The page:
What's going on?
On Tuesday, the world’s largest luxury goods company, LVMH Moët Hennessy Louis Vuitton (no prizes for guessing its biggest brands), reported quarterly sales that were roughly what investors expected.
What does this mean?
Fashion (and leather – ooh er!) appeared to tickle the fancy of LVMH’s customers. Sales in the company’s fashion and leather segment grew by 14% compared to the same time last year, helping overall sales to grow by 11% – bang on estimates (excluding the effects of currency swings).
Chinese shoppers are important in the luxury sector, making up a third of global sales of luxury products. And more of the same from LVMH probably means it’s continuing to woo those customers. The company will be hoping its momentum continued during China’s recent Golden Week – a week-long (!), countrywide holiday.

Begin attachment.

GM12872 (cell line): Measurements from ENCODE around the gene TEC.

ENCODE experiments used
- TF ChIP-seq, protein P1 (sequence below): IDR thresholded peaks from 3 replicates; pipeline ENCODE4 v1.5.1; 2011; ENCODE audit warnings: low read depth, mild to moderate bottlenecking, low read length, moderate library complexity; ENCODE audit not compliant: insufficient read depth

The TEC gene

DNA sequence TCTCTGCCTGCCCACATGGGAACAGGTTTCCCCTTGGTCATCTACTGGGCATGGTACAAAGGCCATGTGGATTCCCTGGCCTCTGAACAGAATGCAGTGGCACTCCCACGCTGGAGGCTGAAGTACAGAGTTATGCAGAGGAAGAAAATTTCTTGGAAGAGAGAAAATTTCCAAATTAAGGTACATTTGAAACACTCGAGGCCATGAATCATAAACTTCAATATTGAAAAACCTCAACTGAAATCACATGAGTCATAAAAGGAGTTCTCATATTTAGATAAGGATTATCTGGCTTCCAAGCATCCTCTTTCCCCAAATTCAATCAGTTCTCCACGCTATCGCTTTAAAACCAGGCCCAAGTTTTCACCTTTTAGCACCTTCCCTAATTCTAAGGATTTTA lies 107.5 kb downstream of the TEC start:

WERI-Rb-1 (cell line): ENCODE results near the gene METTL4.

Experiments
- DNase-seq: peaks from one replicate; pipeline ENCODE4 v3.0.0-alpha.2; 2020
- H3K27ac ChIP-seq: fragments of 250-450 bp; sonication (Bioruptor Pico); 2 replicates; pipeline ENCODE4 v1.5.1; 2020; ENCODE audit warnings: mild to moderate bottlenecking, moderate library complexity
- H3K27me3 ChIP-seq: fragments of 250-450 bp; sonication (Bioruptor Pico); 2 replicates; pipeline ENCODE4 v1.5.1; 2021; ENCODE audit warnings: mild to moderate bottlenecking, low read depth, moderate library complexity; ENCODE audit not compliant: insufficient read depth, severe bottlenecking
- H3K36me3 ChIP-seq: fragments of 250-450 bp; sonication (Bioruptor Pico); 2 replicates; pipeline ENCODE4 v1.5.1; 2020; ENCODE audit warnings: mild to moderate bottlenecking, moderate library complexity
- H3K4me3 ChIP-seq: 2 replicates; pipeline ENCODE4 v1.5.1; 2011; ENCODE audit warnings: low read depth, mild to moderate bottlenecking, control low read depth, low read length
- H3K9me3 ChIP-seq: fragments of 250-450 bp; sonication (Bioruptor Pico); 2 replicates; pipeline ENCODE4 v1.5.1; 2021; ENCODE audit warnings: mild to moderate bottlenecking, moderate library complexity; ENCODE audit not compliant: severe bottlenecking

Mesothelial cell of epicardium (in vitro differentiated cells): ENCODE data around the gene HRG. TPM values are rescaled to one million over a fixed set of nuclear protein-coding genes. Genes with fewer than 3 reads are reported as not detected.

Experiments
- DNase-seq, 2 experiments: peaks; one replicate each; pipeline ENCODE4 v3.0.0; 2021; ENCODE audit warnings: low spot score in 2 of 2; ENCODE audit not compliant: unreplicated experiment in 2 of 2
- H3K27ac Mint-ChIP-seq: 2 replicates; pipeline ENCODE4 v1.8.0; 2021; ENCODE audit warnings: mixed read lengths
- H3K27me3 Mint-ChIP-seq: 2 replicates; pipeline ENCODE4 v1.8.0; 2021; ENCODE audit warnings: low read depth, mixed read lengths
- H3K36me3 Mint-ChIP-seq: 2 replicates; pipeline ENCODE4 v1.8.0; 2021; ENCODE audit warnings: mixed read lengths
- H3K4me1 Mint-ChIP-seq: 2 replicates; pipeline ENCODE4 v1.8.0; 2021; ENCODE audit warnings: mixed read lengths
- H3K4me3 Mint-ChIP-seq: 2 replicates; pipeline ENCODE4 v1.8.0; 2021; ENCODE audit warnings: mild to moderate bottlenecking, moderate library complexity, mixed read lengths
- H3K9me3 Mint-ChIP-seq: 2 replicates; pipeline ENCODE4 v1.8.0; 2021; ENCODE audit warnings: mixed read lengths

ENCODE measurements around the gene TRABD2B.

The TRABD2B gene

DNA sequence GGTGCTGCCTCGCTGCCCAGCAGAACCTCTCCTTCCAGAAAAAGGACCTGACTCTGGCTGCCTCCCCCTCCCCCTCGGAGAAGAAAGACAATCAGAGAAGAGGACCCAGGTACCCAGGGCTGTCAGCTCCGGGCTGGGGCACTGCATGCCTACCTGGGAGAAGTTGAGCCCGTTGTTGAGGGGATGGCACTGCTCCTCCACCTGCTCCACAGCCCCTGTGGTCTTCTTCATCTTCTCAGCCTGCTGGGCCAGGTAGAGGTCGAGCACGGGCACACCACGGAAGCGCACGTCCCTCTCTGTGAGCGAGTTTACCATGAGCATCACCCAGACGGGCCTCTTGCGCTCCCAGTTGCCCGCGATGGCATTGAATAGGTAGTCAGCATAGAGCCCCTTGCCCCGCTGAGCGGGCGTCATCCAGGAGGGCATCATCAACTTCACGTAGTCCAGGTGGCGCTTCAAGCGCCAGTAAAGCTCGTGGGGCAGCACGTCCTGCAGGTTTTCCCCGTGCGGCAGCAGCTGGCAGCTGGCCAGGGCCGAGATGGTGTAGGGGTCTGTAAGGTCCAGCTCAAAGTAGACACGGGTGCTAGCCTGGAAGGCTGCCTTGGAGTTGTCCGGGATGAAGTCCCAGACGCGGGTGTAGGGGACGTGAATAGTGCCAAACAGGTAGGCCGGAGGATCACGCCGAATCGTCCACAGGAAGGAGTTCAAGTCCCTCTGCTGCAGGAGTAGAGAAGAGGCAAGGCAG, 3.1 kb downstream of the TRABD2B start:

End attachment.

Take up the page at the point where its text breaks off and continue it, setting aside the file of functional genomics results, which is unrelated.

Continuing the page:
Why should I care?
For markets: Where LVMH leads, others tend to follow.
LVMH is a bellwether of the luxury industry and investors often look to it for clues about what’s going on at other luxury companies like Kering (home of Gucci), Hermès (father of the $400,000 bag), and Richemont (Cartier’s riche owner). Last week, reports that Chinese travelers returning home were having their luggage checked for luxury goods bought abroad that might be subject to taxes rattled investors in luxury companies’ stocks. LVMH’s continued sales growth might help reassure them that Chinese customers are still shopping around the world nonetheless.
The bigger picture: Luxury conglomerates – move over for the new kid.
The world’s largest luxury companies are made up of several separate brands – besides Gucci, Kering owns Bottega Veneta and (Yves) Saint Laurent, to name a couple. Not too long ago, Michael Kors only had its eponymous brand to its name, but its acquisition of Jimmy Choo last year and Versace last month suggests it’s well on the way to mirroring its European rivals. However, according to some, it’s still got a long way to go.